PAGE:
19 November 1861 • Tuesday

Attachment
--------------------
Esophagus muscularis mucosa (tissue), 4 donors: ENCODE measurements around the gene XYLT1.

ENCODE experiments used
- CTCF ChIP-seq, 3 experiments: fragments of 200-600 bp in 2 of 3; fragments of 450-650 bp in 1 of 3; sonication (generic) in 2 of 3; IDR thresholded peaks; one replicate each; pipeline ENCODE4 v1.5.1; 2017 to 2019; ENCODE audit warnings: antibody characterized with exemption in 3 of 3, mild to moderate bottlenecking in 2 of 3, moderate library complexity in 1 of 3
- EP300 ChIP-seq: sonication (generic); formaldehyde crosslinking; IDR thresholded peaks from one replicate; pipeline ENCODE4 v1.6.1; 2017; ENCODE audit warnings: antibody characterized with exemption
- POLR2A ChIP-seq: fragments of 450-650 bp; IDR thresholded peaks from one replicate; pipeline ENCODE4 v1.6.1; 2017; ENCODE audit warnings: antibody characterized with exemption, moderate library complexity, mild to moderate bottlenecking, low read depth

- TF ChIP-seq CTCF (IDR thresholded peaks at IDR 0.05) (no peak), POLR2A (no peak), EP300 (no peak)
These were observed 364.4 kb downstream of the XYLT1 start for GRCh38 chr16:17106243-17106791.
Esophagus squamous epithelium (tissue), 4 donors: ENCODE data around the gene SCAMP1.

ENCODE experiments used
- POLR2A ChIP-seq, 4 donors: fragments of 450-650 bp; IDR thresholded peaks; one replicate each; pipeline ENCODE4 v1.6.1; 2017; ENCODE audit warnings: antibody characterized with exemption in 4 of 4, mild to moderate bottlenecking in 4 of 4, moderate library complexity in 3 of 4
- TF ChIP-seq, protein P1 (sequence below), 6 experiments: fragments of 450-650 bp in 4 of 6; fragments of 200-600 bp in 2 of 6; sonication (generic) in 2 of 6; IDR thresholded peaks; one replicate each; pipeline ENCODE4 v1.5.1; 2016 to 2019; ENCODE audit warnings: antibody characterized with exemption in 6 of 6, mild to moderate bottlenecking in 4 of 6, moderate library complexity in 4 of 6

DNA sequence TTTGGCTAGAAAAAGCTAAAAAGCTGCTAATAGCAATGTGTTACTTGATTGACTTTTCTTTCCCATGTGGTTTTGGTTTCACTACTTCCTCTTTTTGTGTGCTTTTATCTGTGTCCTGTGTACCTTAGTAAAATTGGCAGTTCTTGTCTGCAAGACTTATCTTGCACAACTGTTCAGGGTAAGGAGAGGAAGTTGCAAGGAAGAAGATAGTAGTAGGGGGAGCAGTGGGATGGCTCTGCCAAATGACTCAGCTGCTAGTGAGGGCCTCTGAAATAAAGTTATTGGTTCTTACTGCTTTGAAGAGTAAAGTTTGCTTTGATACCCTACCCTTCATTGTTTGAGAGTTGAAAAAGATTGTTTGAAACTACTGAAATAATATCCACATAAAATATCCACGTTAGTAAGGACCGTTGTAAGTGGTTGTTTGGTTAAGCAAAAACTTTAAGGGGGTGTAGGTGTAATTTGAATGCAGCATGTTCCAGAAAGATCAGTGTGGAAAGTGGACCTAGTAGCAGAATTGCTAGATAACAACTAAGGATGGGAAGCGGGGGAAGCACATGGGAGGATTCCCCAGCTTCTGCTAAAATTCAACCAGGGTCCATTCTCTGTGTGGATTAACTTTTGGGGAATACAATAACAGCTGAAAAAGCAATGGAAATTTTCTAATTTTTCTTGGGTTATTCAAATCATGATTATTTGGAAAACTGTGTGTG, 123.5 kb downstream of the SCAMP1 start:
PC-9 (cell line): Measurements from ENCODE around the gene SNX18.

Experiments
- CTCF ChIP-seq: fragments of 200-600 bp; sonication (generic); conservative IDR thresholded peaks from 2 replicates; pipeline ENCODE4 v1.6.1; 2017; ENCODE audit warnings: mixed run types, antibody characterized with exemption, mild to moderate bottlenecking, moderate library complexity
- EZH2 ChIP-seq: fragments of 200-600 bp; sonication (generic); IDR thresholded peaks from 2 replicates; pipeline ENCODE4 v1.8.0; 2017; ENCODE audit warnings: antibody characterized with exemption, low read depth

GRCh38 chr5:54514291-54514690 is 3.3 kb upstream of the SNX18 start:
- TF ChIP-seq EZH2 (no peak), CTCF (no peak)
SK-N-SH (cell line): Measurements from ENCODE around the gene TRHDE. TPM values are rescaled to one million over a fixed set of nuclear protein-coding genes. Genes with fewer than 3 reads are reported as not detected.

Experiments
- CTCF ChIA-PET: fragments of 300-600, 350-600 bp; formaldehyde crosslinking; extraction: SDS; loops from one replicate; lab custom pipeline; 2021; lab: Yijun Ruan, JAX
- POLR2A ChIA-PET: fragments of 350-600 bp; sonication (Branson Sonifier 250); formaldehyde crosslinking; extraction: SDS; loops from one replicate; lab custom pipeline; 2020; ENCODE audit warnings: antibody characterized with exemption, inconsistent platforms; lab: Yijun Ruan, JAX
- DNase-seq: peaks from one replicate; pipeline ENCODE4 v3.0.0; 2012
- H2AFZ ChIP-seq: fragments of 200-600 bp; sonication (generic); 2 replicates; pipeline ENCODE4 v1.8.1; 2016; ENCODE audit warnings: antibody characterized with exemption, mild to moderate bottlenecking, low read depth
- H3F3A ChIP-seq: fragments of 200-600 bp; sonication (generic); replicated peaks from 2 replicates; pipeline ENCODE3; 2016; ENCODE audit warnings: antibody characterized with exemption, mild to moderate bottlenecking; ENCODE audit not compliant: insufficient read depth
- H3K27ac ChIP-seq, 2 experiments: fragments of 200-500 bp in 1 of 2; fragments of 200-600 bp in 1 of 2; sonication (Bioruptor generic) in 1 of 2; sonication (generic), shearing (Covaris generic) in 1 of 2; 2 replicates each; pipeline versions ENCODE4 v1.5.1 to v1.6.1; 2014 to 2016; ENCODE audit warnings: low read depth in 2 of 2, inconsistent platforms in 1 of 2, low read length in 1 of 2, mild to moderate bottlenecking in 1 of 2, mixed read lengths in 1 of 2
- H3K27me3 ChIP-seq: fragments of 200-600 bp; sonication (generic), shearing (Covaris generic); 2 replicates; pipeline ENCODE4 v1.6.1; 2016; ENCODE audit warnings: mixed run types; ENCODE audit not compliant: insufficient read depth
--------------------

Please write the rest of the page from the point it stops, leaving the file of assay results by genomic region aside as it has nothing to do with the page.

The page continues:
Tuesday 19th. I started this morning at 8.30 for Liverpool, leaving Brother Lyman to stay another day before taking his departure for London where he expects to stay some little time between now & the time of our General Council of the Elders, to be held at Birmingm on the ensuing Newyear’s day. My ride was a cold and tedious one. I reached L’pool a few minutes before 6. pm. and found all well. I found awaiting me several letters In a short one from my wife, Sarah Jane, I learnt that all are well at home, & that my brothers Angus M. and David H. have been appointed with a number of others to go South to what is known as the Cotton country – the portion of our Territory south of the rim of the Great Basin,– they are to take their families with them. Bro. W. S. Godbe writes me that Bro. P. Pratt & E. Snow are also going and that Angus has sold out his interest in the Pottery very advantageously & is trying to sell an unfinished dwelling house which he was building. Another letter <was> from Bro. S. L. Adams forwarding me a paper containing an article signed by Bro’s Joseph C. Rich, Geo. W. Grant, Willard G. Smith, Parley P. Pratt & himself, which was intended as a refutation of statements contained in an anonymous communication which went the rounds of many of the papers. The statements were so trifling & contemptible that I had deemed them unworthy of notice. The refutation the editor of the paper to whom they had sent it, had inserted; but he had published it, so he stated in some editorial remarks, as they had written & sent it. If what he states is true, the articles is by no means creditable to the writers or signers. It does not refute any of the other’s statements, & is neither good sense nor good English & appears ridiculous as it is printed. I wrote Bro Lyman upon the subject.